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British Prime Minister Liz Truss attends a news conference in London on Oct. 14.POOL/Reuters

Even now, almost a month later, the question remains: why? Why did Liz Truss, the British Prime Minister, and her now-departed Chancellor of the Exchequer, Kwasi Kwarteng, just days into their new jobs, present a mini-budget containing tens of billions of pounds in unfunded tax cuts?

The problem wasn’t the tax cuts, per se: it was the refusal to pay for them, either with cuts in spending or measures to broaden the tax base. Or rather, it was the refusal to say anything on the subject – not only how the tax cuts were to be financed, but even how big the resulting deficits would be. The whole thing was simply dumped on the British public – and the financial markets – without even an attempt at an explanation, let alone the kind of careful independent costing with which governments usually try to show there is no funny business going on.

The results are well known – the worst own goal in recent political and economic history. First, there was the financial crisis, as bond markets, already struggling to absorb a large fresh supply of bonds from the unwinding of the Bank of England’s purchases during the pandemic, worried about the war in Ukraine and reeling from the recent surge in inflation, were suddenly forced to contemplate public-sector deficits on the order of 7 per cent of GDP.

There followed the political crisis: a massive backlash in the media, a cratering in public support for the Conservatives, the abrupt dismissal of Mr. Kwarteng, ending with this week’s near-total repudiation of the mini-budget by his successor, Jeremy Hunt. Ms Truss is now on political life-support, mocked and disowned by members of her own party.

So: why did they do it? It’s not as if they weren’t warned: the whole of the recent party leadership campaign was taken up with an argument over the wisdom of unfunded tax cuts, especially in present circumstances, with Ms. Truss’s opponent, the former chancellor Rishi Sunak, taking the contrary position.

So it can’t have been that Ms. Truss was entirely unaware of the risks. Rather, she appears not to have cared. Worries about the implications of so much new borrowing at such a precarious moment were dismissed as “Treasury orthodoxy.” Never mind that it was not only the Treasury that advised against it, but most economists. To populists like Ms. Truss, the consensus of expert analysis on any subject is something not only to be ignored, but contradicted; not in spite of their expertise but because of it.

We have, after all, seen this before from populist politicians, on everything from climate change to vaccinations – to the mini-budget’s most immediate antecedent, Brexit. Whatever course might be suggested by the evidence and knowledgeable opinion, the populist will take, quite deliberately, the opposite tack. That, indeed, is the point. It isn’t even about the issue. It is about being seen to defy the experts, to create one’s own set of “alternative facts.”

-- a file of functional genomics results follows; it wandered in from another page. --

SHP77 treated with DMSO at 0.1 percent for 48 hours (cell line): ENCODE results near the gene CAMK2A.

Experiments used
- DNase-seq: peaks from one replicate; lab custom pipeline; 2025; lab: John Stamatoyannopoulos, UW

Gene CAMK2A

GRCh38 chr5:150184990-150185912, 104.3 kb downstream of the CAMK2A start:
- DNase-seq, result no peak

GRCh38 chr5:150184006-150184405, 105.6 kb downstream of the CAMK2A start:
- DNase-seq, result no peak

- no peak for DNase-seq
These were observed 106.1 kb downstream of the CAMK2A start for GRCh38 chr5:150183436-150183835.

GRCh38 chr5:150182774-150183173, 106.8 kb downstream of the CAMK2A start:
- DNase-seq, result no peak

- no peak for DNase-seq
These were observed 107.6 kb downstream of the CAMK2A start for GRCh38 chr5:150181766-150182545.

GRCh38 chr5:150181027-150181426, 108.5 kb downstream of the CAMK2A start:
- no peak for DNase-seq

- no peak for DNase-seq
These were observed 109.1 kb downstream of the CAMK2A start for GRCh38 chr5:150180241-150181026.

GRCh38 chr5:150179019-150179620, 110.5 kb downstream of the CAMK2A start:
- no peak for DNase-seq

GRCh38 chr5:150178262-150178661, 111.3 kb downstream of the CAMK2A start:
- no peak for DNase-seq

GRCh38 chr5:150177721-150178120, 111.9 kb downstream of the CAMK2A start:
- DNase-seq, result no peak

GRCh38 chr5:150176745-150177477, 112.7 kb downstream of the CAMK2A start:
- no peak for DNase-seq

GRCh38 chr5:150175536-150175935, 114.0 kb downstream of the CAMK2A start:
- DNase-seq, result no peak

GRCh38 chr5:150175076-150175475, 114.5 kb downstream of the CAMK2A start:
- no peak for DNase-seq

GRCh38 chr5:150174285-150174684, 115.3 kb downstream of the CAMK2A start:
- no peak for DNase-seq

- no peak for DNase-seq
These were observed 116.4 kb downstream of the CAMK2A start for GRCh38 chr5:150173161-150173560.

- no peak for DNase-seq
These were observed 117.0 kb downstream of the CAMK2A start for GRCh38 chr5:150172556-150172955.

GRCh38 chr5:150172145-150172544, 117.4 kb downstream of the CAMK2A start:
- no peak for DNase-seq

This is not coincidence. It is endemic to populism. Attempts have been made lately to suggest that populism has a bad rap, as if it were nothing more than standing up for the little guy against the powerful and the privileged. But if that were all it was the world wouldn’t be in the state it’s in.

Rather, populism purports to defend the “people,” usually some subset identified as the “real” people, against some other group identified as being not really part of the people, if not actually hostile to it: elites, yes, but also foreigners, immigrants, “special interests,” Jews. In its current incarnation, it seems peculiarly directed at people who possess specialized knowledge, from which it is a short hop to taking issue with knowledge itself.

That fits well with populism’s other meaning: a tendency, rather than to level with the people about the issues they face and the hard choices in front of them, to pander to whatever sentiments are most easily aroused in them. Of these, nothing is more appealing than the idea that reality is optional, that constraints are not binding, that they do not have to take any of the harsh medicines they have been prescribed – carbon taxes, vaccines, austerity. Reality is tedious and uniform, bound as it is by the laws of logic, physics and economics. Whereas the universe of fantasy holds an infinite variety of wonders.

Ms. Truss won the Conservative leadership by telling the membership they could have tax cuts the country couldn’t afford and, in the bargain, stick it to those eggheads and scolds who told them it couldn’t be done. It was a fun thing to believe, for as long as it lasted. Alas, as the economist Edwin Cannan put it, “However lucky Error may be for a time, Truth keeps the bank, and wins in the long run.”

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